The role of a respiratory therapist is to ensure that patients have a sufficient amount of oxygen in their systems to sustain cognitive, circulatory, and motor functions. Students in Associate of Applied Science (A.A.S.) degree programs in Respiratory Therapy will be prepared for work as beginning respiratory therapy technicians or practitioners.
Associate of Applied Science (A.A.S.) Degree Programs in Respiratory Therapy
Students enrolled in respiratory therapy or respiratory care technology programs are trained in the evaluation, treatment, and safekeeping of patients suffering from respiratory or cardiopulmonary ailments. They can expect to become adept at administering drugs to patients, evaluating clinical data, performing pulmonary function testing, and developing respiratory care plans.
In performing these functions, a therapist has to assist medical professionals, including patients’ physicians. Several technical schools and community colleges offer accredited two-year A.A.S. programs in Respiratory Care Technology or Respiratory Therapy.
Admission criteria typically require applicants to hold a GED certificate or high school diploma. Students enrolled in some programs may be expected to complete classes in biology and chemistry prior to beginning core coursework.
Students are also commonly required to submit proof of liability insurance, complete physical examinations, submit to a background check, and supply a record of current immunizations. Schools typically expect students to hold CPR (cardiopulmonary resuscitation) certification before allowing them to apply for admission.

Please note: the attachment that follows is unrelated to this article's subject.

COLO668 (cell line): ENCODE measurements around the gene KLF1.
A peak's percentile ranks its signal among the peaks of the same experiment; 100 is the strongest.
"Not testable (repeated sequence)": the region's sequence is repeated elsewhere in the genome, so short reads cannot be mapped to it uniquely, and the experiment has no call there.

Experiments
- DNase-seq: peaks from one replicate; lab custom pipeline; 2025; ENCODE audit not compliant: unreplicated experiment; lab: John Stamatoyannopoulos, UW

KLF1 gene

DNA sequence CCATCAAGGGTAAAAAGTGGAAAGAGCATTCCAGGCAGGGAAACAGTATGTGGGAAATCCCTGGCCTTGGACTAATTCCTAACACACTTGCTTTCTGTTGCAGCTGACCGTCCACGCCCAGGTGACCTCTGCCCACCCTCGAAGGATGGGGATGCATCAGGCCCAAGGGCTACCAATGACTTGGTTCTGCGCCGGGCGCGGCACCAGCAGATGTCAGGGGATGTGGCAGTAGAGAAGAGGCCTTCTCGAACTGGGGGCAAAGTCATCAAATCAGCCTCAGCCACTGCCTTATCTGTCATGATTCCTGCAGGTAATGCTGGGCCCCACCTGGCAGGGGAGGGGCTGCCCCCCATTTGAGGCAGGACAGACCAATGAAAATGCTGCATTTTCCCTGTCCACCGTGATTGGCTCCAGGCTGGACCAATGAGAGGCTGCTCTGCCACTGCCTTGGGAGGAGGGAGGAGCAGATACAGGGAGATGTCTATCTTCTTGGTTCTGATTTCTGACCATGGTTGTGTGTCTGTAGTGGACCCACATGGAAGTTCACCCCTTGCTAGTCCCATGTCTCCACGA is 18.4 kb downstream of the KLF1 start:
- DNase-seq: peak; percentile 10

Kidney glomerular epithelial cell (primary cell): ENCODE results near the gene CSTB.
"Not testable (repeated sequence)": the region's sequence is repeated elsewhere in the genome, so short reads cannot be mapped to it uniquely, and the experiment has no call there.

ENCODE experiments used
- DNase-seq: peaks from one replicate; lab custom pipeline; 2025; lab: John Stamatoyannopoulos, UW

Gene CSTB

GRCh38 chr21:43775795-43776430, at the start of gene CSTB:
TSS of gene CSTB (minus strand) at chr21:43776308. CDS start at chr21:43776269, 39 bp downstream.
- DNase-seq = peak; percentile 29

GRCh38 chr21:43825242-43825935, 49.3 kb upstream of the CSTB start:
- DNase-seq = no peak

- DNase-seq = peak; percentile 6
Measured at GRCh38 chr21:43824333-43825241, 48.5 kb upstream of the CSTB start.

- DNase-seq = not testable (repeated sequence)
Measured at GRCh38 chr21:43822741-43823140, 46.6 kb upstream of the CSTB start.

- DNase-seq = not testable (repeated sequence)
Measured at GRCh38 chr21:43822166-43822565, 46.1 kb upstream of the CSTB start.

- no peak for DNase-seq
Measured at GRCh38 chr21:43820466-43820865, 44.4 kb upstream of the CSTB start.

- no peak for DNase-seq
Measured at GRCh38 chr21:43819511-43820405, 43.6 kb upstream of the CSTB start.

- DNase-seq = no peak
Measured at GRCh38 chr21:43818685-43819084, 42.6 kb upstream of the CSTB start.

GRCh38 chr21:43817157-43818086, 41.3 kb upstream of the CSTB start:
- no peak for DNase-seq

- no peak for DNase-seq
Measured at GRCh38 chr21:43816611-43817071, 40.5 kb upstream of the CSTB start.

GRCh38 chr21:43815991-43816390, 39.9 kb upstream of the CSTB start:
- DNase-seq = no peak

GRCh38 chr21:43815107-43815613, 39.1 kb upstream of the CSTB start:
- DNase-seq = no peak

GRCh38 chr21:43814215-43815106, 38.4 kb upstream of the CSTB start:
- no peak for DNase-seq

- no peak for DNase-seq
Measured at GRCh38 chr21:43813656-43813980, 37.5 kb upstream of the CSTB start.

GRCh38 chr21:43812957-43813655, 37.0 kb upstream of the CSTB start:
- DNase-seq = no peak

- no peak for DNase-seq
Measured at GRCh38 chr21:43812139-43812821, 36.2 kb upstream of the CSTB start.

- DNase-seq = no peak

Students are taught through a combination of classroom lectures, laboratory studies, and supervised clinical instruction. The clinical studies involve actual procedures and tests on patients applying the skills and knowledge acquired in the laboratory. The particular number of hours may be required to be spent in residence before students graduate. Coursework may include the following topic areas:
•Respiratory critical care procedures
•Anatomy and physiology
•Patient education and health promotion
Job and Wage Outlook
A high job growth rate of 21% has been predicted for respiratory therapists during the period of 2008 to 2018 (U.S. Bureau of Labor Statistics (BLS)); however, little change is expected to be seen in technician jobs. The employment potential will be influenced by an aging population and the consequent increase in use of respiratory therapists to help with early diagnosis and care of respiratory illnesses and pulmonary problems.
In 2012, respiratory therapists took home an average annual wage of $55,870 (BLS). In 2008, respiratory therapy technicians enjoyed an average annual wage of $42,430.
Continuing Education Choices
Although entry-level respiratory therapy technician and respiratory therapist positions are available to graduates of an A.A.S. program, continued education and professional certifications could boost their career opportunities. They can opt to enroll into bachelor or higher-level degree programs in respiratory therapy or related fields at universities or colleges.
In most states, licensure and certification are mandatory for respiratory therapists. Passage of the National Board for Respiratory Care (NBRC) certification exam is usually needed in order to obtain licensure. Passage of the NBRC exam can also help therapists acquire the Certified Respiratory Therapist (CRT) credential. Advanced training would be needed for therapists that aspire for the Registered Respiratory Therapist (RRT) certification.
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